Dismissal not always justified for dishonesty during interview or screening process

Dismissal not always justified for dishonesty during interview or screening process

 dishonesty during interview

The unemployment rate in South Africa for the period of October to December 2020 stood at 32,5%, which amounts to 7,2 million people being unemployed (Quarterly Labour Force Survey Q4, Statistics South Africa, 2020).

The South African job market is therefore oversaturated, resulting in competition for employment.

To gain an edge on the competition, it is not unusual for applicants to deceive their prospective employers to improve their employability.

An employer has a right to full and accurate information that is genuinely relevant to the decision to employ an applicant. Applicants are expected to disclose such information truthfully during job applications and to refrain from exaggerating their qualifications.

This article aims to clarify the following questions:

  • What information is relevant to the job application?
  • What information is a prospective employee expected to disclose?
  • When is dismissal of a deceitful employee justified?

Disclosure of relevant information:

  • Section 6(1) of the Employment Equity Act 55 of 1998 prohibits unfair discrimination against an employee on numerous arbitrary grounds, which includes race, gender, pregnancy, colour, age, disability, HIV status and language. However, it is further stated under s6(2)(b) of the same act that it is not unfair to distinguish, exclude or prefer any person on the basis of an inherent requirement of a job.
  • Therefore, employers may ask applicants to disclose information that is regarded as an inherent job requirement or operational requirement in order to determine the applicant’s suitability for the specific position.  Employees are expected to disclose this information truthfully.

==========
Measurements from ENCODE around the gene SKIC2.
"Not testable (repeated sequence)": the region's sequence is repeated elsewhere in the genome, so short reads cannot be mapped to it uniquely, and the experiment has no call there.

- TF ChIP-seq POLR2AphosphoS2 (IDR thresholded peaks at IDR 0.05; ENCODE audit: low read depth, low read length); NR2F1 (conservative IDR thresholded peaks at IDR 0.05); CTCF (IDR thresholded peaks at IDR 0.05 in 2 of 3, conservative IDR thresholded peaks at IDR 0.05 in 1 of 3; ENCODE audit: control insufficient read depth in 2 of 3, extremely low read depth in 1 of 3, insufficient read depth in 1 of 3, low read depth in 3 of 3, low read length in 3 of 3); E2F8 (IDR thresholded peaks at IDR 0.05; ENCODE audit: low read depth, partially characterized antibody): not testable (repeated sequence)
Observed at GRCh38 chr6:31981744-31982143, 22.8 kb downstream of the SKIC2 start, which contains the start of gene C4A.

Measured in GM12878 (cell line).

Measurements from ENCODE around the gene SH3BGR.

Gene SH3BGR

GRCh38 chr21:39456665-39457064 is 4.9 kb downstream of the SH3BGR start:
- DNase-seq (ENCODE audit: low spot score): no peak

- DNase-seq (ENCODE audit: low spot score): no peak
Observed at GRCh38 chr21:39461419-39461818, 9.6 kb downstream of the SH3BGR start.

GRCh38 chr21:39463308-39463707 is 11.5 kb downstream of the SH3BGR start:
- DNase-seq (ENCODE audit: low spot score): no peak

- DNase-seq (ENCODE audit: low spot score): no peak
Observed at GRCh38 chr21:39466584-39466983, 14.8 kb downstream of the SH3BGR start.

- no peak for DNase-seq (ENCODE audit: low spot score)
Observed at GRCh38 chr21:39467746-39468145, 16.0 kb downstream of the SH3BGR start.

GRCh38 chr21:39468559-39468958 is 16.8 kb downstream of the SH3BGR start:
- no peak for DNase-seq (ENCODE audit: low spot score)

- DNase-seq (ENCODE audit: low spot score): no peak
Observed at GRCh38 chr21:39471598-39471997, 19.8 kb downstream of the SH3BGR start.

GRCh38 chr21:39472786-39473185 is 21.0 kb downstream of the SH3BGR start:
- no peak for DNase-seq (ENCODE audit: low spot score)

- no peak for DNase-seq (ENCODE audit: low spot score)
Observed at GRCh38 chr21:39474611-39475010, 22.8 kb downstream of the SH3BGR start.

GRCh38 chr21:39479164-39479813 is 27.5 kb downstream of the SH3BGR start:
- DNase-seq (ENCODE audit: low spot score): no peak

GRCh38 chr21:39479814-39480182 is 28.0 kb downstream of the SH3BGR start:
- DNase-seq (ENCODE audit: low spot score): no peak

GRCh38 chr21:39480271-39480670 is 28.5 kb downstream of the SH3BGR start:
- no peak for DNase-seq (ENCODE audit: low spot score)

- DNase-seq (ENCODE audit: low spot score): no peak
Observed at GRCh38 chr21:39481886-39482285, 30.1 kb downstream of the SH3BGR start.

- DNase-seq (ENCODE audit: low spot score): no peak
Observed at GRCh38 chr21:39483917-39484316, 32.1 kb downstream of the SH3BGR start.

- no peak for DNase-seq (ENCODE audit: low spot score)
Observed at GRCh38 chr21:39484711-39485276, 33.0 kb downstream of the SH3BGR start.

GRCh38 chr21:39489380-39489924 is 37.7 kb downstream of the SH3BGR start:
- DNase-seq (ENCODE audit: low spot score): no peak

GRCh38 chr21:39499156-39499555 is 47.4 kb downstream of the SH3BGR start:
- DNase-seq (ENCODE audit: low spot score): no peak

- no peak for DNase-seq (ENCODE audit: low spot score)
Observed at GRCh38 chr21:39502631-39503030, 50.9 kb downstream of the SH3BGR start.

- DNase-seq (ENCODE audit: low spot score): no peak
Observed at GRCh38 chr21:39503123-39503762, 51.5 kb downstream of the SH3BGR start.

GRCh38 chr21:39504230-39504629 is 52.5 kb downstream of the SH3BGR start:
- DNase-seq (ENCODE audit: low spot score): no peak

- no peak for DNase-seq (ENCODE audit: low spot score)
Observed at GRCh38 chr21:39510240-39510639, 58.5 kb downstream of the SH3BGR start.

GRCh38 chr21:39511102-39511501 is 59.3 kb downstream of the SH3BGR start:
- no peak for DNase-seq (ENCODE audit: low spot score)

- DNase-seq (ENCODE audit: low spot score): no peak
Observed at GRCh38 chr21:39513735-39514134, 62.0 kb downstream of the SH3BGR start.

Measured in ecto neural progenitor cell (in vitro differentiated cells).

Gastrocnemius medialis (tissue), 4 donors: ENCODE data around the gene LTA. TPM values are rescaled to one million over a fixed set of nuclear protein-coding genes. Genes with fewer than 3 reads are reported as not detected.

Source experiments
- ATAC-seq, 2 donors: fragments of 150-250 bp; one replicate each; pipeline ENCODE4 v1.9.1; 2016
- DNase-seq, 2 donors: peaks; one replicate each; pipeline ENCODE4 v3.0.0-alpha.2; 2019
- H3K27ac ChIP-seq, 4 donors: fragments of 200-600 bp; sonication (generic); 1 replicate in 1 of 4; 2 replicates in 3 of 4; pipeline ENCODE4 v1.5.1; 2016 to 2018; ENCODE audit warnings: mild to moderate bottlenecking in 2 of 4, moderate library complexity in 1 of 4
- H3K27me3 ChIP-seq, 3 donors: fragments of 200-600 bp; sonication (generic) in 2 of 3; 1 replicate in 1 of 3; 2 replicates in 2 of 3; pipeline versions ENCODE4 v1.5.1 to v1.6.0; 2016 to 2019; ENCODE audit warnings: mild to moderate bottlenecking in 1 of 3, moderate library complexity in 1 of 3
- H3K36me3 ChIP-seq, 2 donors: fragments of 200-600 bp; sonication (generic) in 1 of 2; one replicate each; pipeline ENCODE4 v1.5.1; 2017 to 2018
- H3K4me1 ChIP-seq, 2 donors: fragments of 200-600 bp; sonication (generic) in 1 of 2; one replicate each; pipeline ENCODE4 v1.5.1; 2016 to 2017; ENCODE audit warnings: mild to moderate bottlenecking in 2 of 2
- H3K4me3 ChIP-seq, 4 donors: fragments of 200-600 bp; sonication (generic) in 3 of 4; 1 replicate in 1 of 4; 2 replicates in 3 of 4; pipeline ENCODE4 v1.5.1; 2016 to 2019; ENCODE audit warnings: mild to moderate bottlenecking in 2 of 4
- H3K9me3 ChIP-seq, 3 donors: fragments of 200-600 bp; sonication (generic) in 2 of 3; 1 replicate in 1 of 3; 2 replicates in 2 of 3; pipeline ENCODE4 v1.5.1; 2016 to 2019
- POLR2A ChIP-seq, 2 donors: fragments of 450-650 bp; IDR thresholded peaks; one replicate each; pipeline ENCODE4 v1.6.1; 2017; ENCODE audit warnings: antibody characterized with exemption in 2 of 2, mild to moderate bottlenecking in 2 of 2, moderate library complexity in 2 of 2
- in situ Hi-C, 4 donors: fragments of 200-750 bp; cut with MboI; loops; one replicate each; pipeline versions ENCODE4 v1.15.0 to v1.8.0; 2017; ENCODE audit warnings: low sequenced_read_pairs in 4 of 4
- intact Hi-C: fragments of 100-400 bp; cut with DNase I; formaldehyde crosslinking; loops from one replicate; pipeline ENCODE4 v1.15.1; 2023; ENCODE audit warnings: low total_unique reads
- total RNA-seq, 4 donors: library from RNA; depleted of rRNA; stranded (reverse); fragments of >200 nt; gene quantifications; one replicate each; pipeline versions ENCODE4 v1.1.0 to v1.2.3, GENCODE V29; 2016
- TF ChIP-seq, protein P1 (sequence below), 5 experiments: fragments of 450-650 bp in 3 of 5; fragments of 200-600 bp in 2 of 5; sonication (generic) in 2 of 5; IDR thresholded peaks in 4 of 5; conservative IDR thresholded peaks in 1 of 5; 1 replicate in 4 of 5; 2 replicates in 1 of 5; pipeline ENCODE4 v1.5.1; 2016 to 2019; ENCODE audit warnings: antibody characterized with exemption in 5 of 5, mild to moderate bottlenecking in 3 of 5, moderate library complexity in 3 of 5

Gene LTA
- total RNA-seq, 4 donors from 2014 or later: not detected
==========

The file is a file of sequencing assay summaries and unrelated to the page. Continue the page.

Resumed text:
Caselaw Sylvester v Neil Muller Construction (2002, 1 BALR113)

  • In the case of Sylvester v Neil Muller Construction (2002, 1 BALR113) the employee was dismissed for his failure to disclose to his employer that he had been granted an ill-health retirement by his previous employer. The dismissal in this case was regarded as unfair by the CCMA as the withholding of information was not relevant to the job suitability and did not prejudice the employer in any way.
  • Furthermore, an employer may ask a prospective employee to disclose their prior convictions or transgressions if the nature of the position requires him to do so. The prospective employee must disclose this information if it could cause potential prejudice to the employment relationship or if it could disqualify them from holding the position.

Caselaw G4S Secure Solutions (SA) (Pty) Ltd v Ruggerio N.O and Others (2017), 38 ILJ 881 (LAC)

  • In the case of G4S Secure Solutions (SA) (Pty) Ltd v Ruggerio N.O and Others (2017), 38 ILJ 881 (LAC) the employee was dismissed for his failure to disclose his previous criminal convictions when he applied for a security guard position. The Labour Appeal Court found that the employee was obliged to disclose his previous convictions to his employer as the nature of the position required him to do so. It was further found that his dishonesty and/or failure to disclose this information had led directly to him being employed and therefore the dismissal was regarded as fair.
  • Consequently, an employee or prospective employee does not have to disclose information that is not an inherent operational requirement. Information that does not affect the candidate’s suitability for a position is not required to be disclosed.  Should an employer be deceived by an employee regarding information, that is considered relevant, dismissal is not always justified. Dismissal is only justifiable when the employee in question had deceived the employer by providing false/inaccurate information that caused prejudice to the employment relationship or had directly resulted in the individual being employed.

When is a dismissal justified?